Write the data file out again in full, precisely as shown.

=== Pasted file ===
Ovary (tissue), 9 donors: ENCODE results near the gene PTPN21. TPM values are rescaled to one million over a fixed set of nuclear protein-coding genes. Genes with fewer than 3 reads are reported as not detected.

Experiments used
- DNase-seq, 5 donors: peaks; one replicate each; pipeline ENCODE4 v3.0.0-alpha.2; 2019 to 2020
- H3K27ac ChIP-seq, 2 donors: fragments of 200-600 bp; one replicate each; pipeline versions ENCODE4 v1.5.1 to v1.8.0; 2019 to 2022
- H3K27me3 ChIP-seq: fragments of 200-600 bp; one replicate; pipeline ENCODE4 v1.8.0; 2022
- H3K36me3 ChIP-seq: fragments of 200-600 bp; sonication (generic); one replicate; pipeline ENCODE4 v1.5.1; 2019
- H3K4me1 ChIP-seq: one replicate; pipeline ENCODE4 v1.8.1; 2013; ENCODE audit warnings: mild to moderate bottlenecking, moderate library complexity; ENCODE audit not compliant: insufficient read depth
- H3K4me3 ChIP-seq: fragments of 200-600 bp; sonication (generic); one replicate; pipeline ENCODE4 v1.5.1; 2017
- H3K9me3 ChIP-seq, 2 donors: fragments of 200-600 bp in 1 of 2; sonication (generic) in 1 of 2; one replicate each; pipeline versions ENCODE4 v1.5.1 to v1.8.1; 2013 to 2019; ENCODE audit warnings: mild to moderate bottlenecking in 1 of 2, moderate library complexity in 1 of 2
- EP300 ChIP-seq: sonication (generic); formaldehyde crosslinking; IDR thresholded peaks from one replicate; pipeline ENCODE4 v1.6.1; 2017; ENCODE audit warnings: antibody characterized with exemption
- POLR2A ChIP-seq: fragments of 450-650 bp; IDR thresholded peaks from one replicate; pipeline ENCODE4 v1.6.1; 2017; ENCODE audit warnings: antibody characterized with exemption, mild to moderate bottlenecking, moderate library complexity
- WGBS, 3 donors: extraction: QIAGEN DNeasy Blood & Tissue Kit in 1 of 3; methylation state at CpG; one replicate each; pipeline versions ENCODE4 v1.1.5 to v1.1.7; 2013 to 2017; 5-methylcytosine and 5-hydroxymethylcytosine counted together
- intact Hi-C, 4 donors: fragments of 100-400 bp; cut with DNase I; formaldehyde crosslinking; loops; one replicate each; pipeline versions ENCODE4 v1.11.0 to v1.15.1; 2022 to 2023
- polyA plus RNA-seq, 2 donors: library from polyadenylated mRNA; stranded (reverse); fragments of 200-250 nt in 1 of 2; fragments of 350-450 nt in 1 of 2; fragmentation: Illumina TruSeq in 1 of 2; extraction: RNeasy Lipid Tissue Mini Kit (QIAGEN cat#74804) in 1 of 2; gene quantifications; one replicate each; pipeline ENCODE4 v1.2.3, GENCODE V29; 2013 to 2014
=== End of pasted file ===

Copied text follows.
Ovary (tissue), 9 donors: ENCODE results near the gene PTPN21. TPM values are rescaled to one million over a fixed set of nuclear protein-coding genes. Genes with fewer than 3 reads are reported as not detected.

Experiments used
- DNase-seq, 5 donors: peaks; one replicate each; pipeline ENCODE4 v3.0.0-alpha.2; 2019 to 2020
- H3K27ac ChIP-seq, 2 donors: fragments of 200-600 bp; one replicate each; pipeline versions ENCODE4 v1.5.1 to v1.8.0; 2019 to 2022
- H3K27me3 ChIP-seq: fragments of 200-600 bp; one replicate; pipeline ENCODE4 v1.8.0; 2022
- H3K36me3 ChIP-seq: fragments of 200-600 bp; sonication (generic); one replicate; pipeline ENCODE4 v1.5.1; 2019
- H3K4me1 ChIP-seq: one replicate; pipeline ENCODE4 v1.8.1; 2013; ENCODE audit warnings: mild to moderate bottlenecking, moderate library complexity; ENCODE audit not compliant: insufficient read depth
- H3K4me3 ChIP-seq: fragments of 200-600 bp; sonication (generic); one replicate; pipeline ENCODE4 v1.5.1; 2017
- H3K9me3 ChIP-seq, 2 donors: fragments of 200-600 bp in 1 of 2; sonication (generic) in 1 of 2; one replicate each; pipeline versions ENCODE4 v1.5.1 to v1.8.1; 2013 to 2019; ENCODE audit warnings: mild to moderate bottlenecking in 1 of 2, moderate library complexity in 1 of 2
- EP300 ChIP-seq: sonication (generic); formaldehyde crosslinking; IDR thresholded peaks from one replicate; pipeline ENCODE4 v1.6.1; 2017; ENCODE audit warnings: antibody characterized with exemption
- POLR2A ChIP-seq: fragments of 450-650 bp; IDR thresholded peaks from one replicate; pipeline ENCODE4 v1.6.1; 2017; ENCODE audit warnings: antibody characterized with exemption, mild to moderate bottlenecking, moderate library complexity
- WGBS, 3 donors: extraction: QIAGEN DNeasy Blood & Tissue Kit in 1 of 3; methylation state at CpG; one replicate each; pipeline versions ENCODE4 v1.1.5 to v1.1.7; 2013 to 2017; 5-methylcytosine and 5-hydroxymethylcytosine counted together
- intact Hi-C, 4 donors: fragments of 100-400 bp; cut with DNase I; formaldehyde crosslinking; loops; one replicate each; pipeline versions ENCODE4 v1.11.0 to v1.15.1; 2022 to 2023
- polyA plus RNA-seq, 2 donors: library from polyadenylated mRNA; stranded (reverse); fragments of 200-250 nt in 1 of 2; fragments of 350-450 nt in 1 of 2; fragmentation: Illumina TruSeq in 1 of 2; extraction: RNeasy Lipid Tissue Mini Kit (QIAGEN cat#74804) in 1 of 2; gene quantifications; one replicate each; pipeline ENCODE4 v1.2.3, GENCODE V29; 2013 to 2014